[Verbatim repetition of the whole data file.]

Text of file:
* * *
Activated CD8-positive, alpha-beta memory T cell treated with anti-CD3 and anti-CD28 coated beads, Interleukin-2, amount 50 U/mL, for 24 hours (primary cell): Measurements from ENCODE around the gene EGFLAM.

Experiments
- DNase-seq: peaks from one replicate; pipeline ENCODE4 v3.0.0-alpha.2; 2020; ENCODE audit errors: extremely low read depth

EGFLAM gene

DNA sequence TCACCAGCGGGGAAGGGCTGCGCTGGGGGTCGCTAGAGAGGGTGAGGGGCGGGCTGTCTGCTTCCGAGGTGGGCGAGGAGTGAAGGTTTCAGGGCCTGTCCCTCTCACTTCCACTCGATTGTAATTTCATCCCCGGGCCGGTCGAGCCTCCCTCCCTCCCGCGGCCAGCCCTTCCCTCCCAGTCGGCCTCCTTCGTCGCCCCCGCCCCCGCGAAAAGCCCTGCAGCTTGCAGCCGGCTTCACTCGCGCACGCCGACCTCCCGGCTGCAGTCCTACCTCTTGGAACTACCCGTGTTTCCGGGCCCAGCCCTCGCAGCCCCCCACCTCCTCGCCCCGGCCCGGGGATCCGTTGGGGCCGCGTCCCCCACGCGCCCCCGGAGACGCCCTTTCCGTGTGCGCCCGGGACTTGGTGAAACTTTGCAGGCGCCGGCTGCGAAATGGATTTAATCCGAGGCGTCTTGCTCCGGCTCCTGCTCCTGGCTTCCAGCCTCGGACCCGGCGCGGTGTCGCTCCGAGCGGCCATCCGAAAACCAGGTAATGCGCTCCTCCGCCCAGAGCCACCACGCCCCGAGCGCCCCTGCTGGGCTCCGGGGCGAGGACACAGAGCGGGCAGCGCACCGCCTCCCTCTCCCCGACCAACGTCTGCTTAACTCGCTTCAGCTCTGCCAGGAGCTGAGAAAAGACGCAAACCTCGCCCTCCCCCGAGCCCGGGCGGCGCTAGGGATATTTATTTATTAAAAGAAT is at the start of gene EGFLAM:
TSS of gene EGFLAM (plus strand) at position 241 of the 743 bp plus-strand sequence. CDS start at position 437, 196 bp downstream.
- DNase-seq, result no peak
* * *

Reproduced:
Activated CD8-positive, alpha-beta memory T cell treated with anti-CD3 and anti-CD28 coated beads, Interleukin-2, amount 50 U/mL, for 24 hours (primary cell): Measurements from ENCODE around the gene EGFLAM.

Experiments
- DNase-seq: peaks from one replicate; pipeline ENCODE4 v3.0.0-alpha.2; 2020; ENCODE audit errors: extremely low read depth

EGFLAM gene

DNA sequence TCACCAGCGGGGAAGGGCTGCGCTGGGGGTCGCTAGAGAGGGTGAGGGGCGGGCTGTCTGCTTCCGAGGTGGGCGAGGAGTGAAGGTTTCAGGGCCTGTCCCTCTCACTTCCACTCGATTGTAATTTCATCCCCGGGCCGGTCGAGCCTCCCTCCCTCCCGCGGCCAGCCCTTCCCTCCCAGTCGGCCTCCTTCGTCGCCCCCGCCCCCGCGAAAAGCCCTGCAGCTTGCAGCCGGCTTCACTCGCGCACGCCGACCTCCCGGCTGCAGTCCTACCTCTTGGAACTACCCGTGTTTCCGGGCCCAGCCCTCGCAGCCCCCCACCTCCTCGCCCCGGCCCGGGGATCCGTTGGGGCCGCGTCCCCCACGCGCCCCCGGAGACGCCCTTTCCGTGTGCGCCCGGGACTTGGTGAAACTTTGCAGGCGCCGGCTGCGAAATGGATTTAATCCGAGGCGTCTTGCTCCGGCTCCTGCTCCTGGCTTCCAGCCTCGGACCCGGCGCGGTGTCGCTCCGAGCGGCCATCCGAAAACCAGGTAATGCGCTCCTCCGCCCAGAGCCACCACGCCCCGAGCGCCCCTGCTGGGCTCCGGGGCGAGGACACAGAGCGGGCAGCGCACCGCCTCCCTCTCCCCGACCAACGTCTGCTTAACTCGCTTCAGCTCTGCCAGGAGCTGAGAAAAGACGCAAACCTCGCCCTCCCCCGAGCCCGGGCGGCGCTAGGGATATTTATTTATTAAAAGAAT is at the start of gene EGFLAM:
TSS of gene EGFLAM (plus strand) at position 241 of the 743 bp plus-strand sequence. CDS start at position 437, 196 bp downstream.
- DNase-seq, result no peak